• Construction using a variety of loose parts was popular today, as the tamariki worked with larger and smaller recycled materials, creating castles, houses, towers and even mountains.
  • The art easel is always a popular activity amongst our tamariki. They enjoyed having the freedom to express their feelings and emotions non-verbally on this rainy day.


  • Creating with the recycled loose parts allowed the tamariki the opportunity to experiment with the physical properties of objects. Working independently, or in small groups, the tamariki designed, planned, constructed and adjusted to create their multi pieced sculptures. This activity provided them with plenty of opportunities for developing persistence, problem solving and creating -dimensional structures- Min of Ed, 2017.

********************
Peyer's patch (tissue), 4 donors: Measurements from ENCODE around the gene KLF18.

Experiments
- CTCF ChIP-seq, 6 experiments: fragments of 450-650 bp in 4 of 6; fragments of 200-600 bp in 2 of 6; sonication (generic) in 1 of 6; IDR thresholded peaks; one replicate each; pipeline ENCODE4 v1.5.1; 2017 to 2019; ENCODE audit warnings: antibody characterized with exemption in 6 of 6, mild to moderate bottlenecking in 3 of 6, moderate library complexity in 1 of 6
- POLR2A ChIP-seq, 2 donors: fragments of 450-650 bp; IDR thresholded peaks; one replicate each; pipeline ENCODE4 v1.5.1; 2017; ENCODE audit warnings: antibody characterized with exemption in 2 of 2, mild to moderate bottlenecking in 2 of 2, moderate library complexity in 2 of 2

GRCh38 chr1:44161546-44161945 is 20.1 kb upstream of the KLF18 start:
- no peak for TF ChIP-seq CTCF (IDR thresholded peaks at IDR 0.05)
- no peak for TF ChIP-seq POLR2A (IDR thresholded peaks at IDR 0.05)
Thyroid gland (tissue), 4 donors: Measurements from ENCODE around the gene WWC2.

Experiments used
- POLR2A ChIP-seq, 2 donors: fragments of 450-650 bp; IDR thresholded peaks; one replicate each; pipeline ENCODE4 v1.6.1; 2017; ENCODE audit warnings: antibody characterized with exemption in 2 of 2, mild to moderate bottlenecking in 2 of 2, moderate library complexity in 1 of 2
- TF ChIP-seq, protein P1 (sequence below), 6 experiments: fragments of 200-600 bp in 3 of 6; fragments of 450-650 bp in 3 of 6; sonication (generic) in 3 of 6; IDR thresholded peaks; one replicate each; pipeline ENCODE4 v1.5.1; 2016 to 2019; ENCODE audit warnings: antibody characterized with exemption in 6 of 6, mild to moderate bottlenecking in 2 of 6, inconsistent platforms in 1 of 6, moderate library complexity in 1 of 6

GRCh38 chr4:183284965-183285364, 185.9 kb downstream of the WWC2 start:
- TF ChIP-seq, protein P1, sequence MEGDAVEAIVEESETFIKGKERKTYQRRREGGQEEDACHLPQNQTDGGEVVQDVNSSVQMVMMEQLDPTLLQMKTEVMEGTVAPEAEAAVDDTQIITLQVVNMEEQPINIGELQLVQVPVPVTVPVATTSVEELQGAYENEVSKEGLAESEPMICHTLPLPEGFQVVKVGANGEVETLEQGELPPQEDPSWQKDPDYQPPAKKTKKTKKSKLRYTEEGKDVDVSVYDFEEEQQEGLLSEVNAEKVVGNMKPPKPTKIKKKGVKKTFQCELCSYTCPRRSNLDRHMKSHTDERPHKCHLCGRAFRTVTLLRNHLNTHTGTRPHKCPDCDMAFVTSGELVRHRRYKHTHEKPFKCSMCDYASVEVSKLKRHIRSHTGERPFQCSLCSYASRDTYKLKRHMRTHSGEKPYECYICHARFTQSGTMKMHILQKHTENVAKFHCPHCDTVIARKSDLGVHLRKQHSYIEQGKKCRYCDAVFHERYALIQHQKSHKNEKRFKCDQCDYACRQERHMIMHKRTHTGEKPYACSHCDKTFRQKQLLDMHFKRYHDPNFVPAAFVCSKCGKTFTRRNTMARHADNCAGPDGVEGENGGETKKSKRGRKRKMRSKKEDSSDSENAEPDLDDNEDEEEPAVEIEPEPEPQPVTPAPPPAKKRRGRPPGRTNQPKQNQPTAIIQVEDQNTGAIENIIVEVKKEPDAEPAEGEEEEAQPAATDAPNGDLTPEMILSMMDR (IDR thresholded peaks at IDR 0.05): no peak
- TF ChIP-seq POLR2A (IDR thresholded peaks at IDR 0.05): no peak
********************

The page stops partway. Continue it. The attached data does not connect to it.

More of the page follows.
• The tamariki made many marks on their waituhi today. Some made long lines, while others made spots. Others were mixing the colours to see what new colours they could make. Waituhi is great for hand, eye, arm, body coordination, experimenting with colour and texture, showing moods and feelings and representing ideas. Communication: tamariki experience an environment where they discover and develop different ways to be creative and expressive.


  • The structures created by the tamariki were photographed and will be added to the loose parts area as provocations.